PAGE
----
1. The HEAD can boot on Hyper-V as Generation-2 VM now (patches for https://bugs.freebsd.org/bugzilla/show_bug.cgi?id=211746 will be pushed to stable/10 and stable/11 soon); however, Secure Boot must be disabled since it isn’t supported yet.

    2. The virtual DVD drive in the VM doesn’t work yet. They are trying to fix it. In the meantime VM images can be created by following the “Bootable UEFI memory stick or Hard Disk” section of the UEFI doc on wiki.freebsd.org.

    3. The keyboard of the VM doesn’t work yet, but they are adding a driver for it so it should work soon.

    Other than that they’re running more tests to see if there are other issues. Sounds like it’s pretty close though.



  • Hi all!

    Dev team just added synthetic keyboard driver a few days ago 🙂

    https://svnweb.freebsd.org/base/stable/11/sys/dev/hyperv/input/?view=log&sortby=file&pathrev=317189

    Tested on fresh install of FreeBSD 11-STABLE within Hyper-V (MS 2016 Std as the host) and the keyboard works 😎

    It seems the FreeBSD Gen 2 VMs is closing up to the final approach…

    dmesg output:

    Copyright © 1992-2017 The FreeBSD Project.
    Copyright © 1979, 1980, 1983, 1986, 1988, 1989, 1991, 1992, 1993, 1994
            The Regents of the University of California. All rights reserved.
    FreeBSD is a registered trademark of The FreeBSD Foundation.
    FreeBSD 11.0-STABLE #0 r317291: Sat Apr 22 22:51:09 CEST 2017
        root@abc.def:/usr/obj/usr/src/sys/CUSTOM amd64
    FreeBSD clang version 4.0.0 (tags/RELEASE_400/final 297347) (based on LLVM 4.0.0)
    SRAT: Ignoring memory at addr 0x808200000
    SRAT: Ignoring memory at addr 0x1000000000
    SRAT: Ignoring memory at addr 0x10000200000
    SRAT: Ignoring memory at addr 0x20000200000
    SRAT: Ignoring memory at addr 0x40000200000
    SRAT: Ignoring memory at addr 0x80000200000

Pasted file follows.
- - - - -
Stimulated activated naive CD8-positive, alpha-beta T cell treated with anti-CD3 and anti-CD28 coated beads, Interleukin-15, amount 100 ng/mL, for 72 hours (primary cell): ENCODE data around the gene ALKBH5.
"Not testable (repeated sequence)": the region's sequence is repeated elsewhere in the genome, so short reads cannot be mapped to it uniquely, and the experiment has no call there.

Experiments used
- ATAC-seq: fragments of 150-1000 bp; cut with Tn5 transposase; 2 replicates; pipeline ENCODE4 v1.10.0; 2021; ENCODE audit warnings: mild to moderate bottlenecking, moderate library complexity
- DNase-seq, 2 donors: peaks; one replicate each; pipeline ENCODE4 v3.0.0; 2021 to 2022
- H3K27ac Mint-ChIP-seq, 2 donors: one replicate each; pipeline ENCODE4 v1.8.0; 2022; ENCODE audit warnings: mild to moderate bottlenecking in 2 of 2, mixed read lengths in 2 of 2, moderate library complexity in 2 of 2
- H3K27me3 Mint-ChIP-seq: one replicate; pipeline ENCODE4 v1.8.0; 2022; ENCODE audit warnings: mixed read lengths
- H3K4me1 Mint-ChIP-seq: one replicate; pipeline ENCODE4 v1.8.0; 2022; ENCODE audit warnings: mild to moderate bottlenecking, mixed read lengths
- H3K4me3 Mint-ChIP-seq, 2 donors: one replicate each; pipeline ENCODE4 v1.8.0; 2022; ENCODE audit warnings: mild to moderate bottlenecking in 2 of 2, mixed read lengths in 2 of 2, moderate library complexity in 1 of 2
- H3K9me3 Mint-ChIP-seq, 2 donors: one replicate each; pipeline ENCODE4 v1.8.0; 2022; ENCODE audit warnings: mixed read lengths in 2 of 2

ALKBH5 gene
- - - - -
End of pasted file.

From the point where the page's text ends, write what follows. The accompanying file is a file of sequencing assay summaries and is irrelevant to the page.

VT(efifb): resolution 1024x768
    Hyper-V Version: 10.0.14393 [SP1]
      Features=0x2e7f <vpruntime,tmrefcnt,synic,syntm,apic,hypercall,vpindex,reftsc,idle,tmfreq>PM Features=0x0 [C2]
      Features3=0xed7b2 <debug,xmmhc,idle,numa,tmfreq,syncmc,crash,npiep>Timecounter “Hyper-V” frequency 10000000 Hz quality 2000
    CPU: Intel® Xeon® CPU E5-2667 v4 @ 3.20GHz (3192.61-MHz K8-class CPU)
      Origin=“GenuineIntel”  Id=0x406f1  Family=0x6  Model=0x4f  Stepping=1
      Features=0x1f83fbff <fpu,vme,de,pse,tsc,msr,pae,mce,cx8,apic,sep,mtrr,pge,mca,cmov,pat,pse36,mmx,fxsr,sse,sse2,ss,htt>Features2=0xfed83203 <sse3,pclmulqdq,ssse3,fma,cx16,sse4.1,sse4.2,movbe,popcnt,aesni,xsave,osxsave,avx,f16c,rdrand,hv>AMD Features=0x2c100800 <syscall,nx,page1gb,rdtscp,lm>AMD Features2=0x121 <lahf,abm,prefetch>Structured Extended Features=0x1c2b38 <bmi1,hle,avx2,bmi2,erms,rtm,nfpusg,rdseed,adx,smap>XSAVE Features=0x1 <xsaveopt>Hypervisor: Origin = “Microsoft Hv"
    real memory  = 34359738368 (32768 MB)
    avail memory = 33349726208 (31804 MB)
    Event timer “LAPIC” quality 100
    ACPI APIC Table: <vrtual microsft=”">FreeBSD/SMP: Multiprocessor System Detected: 4 CPUs
    FreeBSD/SMP: 1 package(s) x 4 core(s)
    random: unblocking device.
    ioapic0 <version 1.1="">irqs 0-23 on motherboard
    Timecounter “Hyper-V-TSC” frequency 10000000 Hz quality 3000
    random: entropy device external interface
    kbd0 at kbdmux0
    module_register_init: MOD_LOAD (vesa, 0xffffffff80765d10, 0) error 19
    nexus0
    cryptosoft0: <software crypto="">on motherboard
    acpi0: <vrtual microsft="">on motherboard
    cpu0: <acpi cpu="">on acpi0
    cpu1: <acpi cpu="">on acpi0
    cpu2: <acpi cpu="">on acpi0